Another quick example you can do right now is a push-up. Rather than only using your arms to push your body up:

  • Spread your fingers into the ground

  • Peel your shoulders back and down

  • Tuck your elbows. Imagine you’re holding a piece of paper in-between your armpits

  • Squeeze your abs, clench your butt

  • As you lower down, inhale to the pit of your stomach, this will also set your spine in place

  • Keep your shoulders peeled back as you lower, don’t “neck pinch”

  • Breath out strongly, extend your arms as you push up using your whole body

You’ll notice that both exercises have common traits. In fact, most exercises do. It also gives you the power to complete one more repetition than you think whether you are a beginner or advanced, whether you can currently do 5 or 15 reps.

Once you master firing on all these identical cylinders you’ll see immediate progressions whether it’s a squat, bicep curl, lunge, burpee or a Muay Thai punch or kick.

And of course, people will offer to wash your feet.

Kevin

PS – The next time you do a push-up using the above cues you might find you actually do FEWER repetitions than normal. Now before you demand your money back (for this free blog), all I can say is congratulations, you’ve finally done a push-up… CORRECTLY!

The Hierarchy of Fat Loss

"As to methods there may be a million and then some, but principles are few. The man who grasps principles can successfully select his own methods. The man who tries methods, ignoring principles, is sure to have trouble" - Ralph Waldo Emerson (writer, philosopher)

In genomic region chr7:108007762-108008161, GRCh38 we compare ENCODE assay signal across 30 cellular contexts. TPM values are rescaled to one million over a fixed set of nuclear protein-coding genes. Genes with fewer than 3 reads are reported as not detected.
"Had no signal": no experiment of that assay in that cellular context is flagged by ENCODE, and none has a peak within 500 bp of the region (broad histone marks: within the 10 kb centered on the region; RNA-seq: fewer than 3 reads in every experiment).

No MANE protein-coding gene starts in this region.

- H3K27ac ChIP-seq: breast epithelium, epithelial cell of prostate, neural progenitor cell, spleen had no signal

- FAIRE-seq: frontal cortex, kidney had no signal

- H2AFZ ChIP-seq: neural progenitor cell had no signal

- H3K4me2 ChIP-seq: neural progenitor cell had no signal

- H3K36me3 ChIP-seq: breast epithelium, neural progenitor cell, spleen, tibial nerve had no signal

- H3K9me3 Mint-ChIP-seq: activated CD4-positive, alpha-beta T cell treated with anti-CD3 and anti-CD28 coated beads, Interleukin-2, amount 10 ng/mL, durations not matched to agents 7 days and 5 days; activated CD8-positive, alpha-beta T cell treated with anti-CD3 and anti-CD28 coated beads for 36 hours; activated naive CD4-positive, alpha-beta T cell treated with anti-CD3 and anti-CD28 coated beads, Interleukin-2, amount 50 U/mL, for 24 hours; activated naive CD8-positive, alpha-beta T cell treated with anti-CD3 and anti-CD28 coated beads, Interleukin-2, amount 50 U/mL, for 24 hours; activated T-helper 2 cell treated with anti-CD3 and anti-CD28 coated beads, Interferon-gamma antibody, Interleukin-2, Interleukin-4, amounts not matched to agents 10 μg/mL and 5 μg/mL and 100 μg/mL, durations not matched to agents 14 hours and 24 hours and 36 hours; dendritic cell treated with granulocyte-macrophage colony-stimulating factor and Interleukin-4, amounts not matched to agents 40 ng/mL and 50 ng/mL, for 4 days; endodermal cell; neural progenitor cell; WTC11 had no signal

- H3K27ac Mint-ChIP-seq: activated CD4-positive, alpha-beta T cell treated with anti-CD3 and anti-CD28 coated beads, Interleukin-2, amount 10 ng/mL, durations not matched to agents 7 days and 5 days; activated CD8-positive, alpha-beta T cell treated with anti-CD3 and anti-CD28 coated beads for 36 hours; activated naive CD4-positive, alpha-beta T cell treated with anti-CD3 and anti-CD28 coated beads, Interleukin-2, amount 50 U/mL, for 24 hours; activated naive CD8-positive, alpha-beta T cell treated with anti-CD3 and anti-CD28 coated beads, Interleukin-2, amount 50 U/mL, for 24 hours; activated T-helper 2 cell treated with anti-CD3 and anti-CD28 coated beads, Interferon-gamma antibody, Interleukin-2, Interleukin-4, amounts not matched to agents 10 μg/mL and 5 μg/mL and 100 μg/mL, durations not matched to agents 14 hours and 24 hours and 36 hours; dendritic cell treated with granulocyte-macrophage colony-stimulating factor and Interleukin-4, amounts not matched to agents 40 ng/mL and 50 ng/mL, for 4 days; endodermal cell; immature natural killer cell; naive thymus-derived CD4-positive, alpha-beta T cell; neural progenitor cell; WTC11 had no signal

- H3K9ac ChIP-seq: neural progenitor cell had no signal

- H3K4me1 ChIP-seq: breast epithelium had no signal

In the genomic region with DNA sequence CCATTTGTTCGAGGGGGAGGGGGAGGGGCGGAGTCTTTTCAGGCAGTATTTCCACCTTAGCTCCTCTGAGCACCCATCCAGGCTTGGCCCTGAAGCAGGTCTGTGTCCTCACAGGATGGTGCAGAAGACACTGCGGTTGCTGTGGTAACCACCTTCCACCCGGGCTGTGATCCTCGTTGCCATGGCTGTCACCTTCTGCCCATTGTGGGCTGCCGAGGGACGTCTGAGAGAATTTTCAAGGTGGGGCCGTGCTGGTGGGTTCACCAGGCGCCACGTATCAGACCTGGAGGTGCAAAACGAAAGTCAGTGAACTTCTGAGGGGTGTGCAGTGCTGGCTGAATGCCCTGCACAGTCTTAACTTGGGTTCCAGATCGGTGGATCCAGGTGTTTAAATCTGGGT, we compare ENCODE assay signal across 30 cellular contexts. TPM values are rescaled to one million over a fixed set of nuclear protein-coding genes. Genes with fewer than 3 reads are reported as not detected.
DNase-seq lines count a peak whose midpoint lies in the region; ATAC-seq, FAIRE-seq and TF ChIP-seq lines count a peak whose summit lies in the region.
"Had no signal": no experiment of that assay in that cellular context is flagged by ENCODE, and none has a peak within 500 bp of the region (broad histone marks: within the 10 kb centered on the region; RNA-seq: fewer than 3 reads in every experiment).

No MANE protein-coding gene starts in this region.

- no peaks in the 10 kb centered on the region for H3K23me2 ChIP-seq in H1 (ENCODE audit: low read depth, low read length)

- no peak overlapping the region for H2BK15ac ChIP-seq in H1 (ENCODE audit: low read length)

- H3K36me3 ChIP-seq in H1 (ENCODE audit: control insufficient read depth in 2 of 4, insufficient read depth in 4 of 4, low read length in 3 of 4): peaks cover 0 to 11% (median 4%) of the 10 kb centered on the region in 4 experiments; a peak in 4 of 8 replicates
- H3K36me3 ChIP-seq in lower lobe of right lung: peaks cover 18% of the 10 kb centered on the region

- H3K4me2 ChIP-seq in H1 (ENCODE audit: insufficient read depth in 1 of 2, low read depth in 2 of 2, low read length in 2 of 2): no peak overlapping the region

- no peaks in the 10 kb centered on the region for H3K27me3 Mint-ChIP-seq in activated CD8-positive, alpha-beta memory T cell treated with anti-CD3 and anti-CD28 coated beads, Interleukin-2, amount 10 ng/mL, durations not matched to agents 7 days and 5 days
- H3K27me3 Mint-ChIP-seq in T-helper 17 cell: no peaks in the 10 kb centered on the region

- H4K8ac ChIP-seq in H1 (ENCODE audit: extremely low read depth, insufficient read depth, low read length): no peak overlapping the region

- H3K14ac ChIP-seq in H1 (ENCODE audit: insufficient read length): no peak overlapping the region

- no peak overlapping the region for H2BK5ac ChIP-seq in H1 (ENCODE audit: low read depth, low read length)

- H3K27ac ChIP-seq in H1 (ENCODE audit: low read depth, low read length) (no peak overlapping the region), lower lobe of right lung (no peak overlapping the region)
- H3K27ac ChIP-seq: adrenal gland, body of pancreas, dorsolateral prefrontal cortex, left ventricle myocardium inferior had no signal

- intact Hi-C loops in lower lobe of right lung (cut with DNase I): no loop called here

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A few month's back we let you peek inside the construction of our training at the gym based around the most effect principles for fat loss. It was taken from an important article (for us anyway) written by one of our mentors, Alwyn Cosgrove, and it bears condensing into one blog post.

If you've always wondered why our classes and training are set up in a certain way, why you do burpees, goblet squats, strider sprints and alternating lunges, it is all based on the following principles. 

1) Nutrition

Yes, it's true, you can lose fat without exercising. In fact, Alwyn's article mentions nutrition as the first two components of fat loss, it is that important. You simply cannot do a bicep curl in one hand, while munching on a burger with the other, and expect amazing results. You can NEVER outwork a poor diet. The ones who tell you that you can are liars, thieves, or blessed with freaky genetics.